As the first major policy menagerie of the year, the spring meetings of the World Bank and the International Monetary Fund set the tone for the international finance agenda. Climate finance, debt, and replenishment of the Bank’s IDA fund – which provides grants and loans to low-income countries – were all hot topics as financiers and policymakers gathered this week in Washington, DC. Climate adaptation finance is sorely needed to better prepare for environmental disasters, while having more financial muscle allows lower-income countries greater ability to respond to humanitarian emergencies without being so reliant on the aid system. However, the ONE campaign warned that money reaching lower-income countries has fallen to the lowest level since the global financial crisis in 2008. IMF chief Kristalina Georgieva began a new term at the helm of the lender facing calls to make key changes: to fund pandemic preparedness, speed up debt restructuring agreements, and dish out more special drawing rights (SDRs) – a reserve asset that countries in need of foreign exchange have used to pay debts, expand their budgets, buy COVID vaccines, and support social security. Meanwhile, campaigners are calling for clarity from the Bank on hosting the new climate loss and damage fund. World Bank chief Ajay Banga took office in June 2023 presenting himself as a climate-friendly reformer. His big announcement at the meetings was a joint plan with the African Development Bank to provide electricity to 250 million people in the continent by 2030.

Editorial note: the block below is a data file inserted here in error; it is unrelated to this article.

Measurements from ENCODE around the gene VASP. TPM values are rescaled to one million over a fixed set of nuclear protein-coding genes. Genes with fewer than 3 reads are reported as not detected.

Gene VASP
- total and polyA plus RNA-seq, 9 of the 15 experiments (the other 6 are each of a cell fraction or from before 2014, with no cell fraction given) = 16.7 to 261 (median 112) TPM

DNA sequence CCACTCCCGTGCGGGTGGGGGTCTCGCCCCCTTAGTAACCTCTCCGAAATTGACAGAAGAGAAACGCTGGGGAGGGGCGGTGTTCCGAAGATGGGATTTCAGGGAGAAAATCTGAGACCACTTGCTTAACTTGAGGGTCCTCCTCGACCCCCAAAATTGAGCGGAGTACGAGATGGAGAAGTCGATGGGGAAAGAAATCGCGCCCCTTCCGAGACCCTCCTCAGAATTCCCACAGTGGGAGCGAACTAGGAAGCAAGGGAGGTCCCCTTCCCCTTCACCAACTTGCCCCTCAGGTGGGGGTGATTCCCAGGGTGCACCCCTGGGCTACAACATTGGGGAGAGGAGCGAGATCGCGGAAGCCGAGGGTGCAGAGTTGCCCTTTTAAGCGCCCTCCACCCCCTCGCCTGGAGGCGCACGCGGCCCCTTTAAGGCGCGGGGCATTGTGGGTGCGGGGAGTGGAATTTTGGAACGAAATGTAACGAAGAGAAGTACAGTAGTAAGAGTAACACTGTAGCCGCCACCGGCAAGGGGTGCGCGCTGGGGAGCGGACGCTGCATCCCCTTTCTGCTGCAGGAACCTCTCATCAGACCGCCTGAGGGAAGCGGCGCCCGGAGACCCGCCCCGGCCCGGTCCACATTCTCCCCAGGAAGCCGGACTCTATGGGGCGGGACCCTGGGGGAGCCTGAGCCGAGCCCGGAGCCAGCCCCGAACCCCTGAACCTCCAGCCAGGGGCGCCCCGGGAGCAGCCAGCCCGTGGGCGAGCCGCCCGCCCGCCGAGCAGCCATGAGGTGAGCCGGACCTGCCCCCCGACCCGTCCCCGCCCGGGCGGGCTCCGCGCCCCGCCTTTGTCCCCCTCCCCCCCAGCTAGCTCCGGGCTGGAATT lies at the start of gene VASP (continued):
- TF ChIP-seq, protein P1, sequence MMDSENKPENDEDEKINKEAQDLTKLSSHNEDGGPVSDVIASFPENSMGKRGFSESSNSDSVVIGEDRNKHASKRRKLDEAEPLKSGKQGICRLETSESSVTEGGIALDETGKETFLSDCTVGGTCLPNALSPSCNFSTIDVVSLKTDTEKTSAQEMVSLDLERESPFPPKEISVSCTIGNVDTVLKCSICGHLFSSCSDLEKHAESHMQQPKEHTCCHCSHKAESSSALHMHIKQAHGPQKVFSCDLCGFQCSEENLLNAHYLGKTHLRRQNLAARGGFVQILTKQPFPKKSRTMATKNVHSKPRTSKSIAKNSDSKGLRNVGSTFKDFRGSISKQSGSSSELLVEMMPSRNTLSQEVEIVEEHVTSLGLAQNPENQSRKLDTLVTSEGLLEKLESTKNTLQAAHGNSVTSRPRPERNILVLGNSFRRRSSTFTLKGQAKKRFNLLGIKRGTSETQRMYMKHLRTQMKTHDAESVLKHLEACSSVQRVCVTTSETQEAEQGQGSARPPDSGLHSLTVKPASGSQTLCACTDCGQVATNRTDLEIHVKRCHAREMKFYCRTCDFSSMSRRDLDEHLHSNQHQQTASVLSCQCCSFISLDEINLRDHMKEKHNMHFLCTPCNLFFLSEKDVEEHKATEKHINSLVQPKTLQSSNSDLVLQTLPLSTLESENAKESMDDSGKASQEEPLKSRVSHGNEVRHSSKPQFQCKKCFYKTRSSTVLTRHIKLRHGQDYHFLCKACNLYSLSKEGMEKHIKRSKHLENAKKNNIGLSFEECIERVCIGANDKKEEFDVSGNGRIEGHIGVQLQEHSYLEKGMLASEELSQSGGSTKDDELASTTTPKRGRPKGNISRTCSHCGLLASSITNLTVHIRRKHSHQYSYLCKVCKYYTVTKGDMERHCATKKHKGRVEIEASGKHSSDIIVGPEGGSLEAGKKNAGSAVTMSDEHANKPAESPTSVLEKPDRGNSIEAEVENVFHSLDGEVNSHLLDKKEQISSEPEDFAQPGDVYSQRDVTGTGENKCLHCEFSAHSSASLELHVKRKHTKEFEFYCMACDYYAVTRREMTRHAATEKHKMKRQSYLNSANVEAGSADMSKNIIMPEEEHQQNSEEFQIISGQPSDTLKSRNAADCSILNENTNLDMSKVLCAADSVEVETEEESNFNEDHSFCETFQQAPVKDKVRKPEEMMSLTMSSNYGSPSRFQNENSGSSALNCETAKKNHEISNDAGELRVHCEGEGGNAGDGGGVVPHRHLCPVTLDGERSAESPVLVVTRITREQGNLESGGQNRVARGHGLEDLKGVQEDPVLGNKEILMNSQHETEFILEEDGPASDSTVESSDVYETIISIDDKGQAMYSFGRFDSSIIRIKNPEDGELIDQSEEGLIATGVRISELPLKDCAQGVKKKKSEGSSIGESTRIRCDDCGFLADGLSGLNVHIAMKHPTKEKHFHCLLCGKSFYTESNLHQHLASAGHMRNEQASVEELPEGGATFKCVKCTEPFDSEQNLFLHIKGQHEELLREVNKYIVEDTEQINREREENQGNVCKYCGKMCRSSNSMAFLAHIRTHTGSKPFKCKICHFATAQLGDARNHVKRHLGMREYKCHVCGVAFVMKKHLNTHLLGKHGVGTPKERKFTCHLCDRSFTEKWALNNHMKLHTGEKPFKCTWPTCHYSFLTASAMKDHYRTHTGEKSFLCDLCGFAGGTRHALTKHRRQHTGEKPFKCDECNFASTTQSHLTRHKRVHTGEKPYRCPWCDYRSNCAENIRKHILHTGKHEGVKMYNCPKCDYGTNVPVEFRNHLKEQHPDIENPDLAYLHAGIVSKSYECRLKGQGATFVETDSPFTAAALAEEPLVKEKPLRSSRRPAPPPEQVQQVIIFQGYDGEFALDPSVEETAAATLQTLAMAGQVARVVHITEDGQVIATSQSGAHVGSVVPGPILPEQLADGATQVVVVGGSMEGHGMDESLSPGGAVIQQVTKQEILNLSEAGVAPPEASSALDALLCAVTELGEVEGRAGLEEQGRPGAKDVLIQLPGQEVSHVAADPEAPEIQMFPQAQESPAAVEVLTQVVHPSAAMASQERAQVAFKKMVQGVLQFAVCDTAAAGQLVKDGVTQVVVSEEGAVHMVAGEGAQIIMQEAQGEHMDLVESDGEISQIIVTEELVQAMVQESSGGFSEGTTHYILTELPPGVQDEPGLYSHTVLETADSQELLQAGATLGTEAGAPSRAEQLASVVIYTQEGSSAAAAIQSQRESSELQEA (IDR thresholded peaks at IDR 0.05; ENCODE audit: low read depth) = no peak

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In case you missed it

CYPRUS: President Nikos Christodoulides said the Mediterranean island nation will stop accepting asylum applications from Syrians. More than 4,000 refugees and asylum seekers have arrived in Cyprus by boat this year, compared to just 78 in the first quarter of 2023. Many are Syrians departing from crisis-hit Lebanon, where long-simmering anti-refugee sentiment has bubbled over in recent months.

ETHIOPIA: The government has begun an operation to fly home an estimated 70,000 mostly undocumented migrants languishing in Saudi Arabia’s jails and detention centres. Twelve flights a week will operate over the next four months. The migrant route through Yemen is considered one of the most dangerous in the world, with Saudi security forces accused of executing Ethiopian migrants.

FRANCE/HAITI: A coalition of civil society groups has called on France to repay billions of dollars to Haiti as restitution for the reparations formerly enslaved Haitians were forced to pay to secure France’s recognition of Haiti’s independence between 1804 and 1947. The coalition, gathered this week in Geneva for a UN forum, said the funds should go towards public works in Haiti.

HAITI: A month after acting prime minister Ariel Henry resigned amid raging gang violence, Haiti has passed a decree officially appointing a presidential transitional council to prepare for the deployment of a foreign force to fight insecurity, choose a new interim president, and pave the way for elections by 2026. For more, read our analysis here.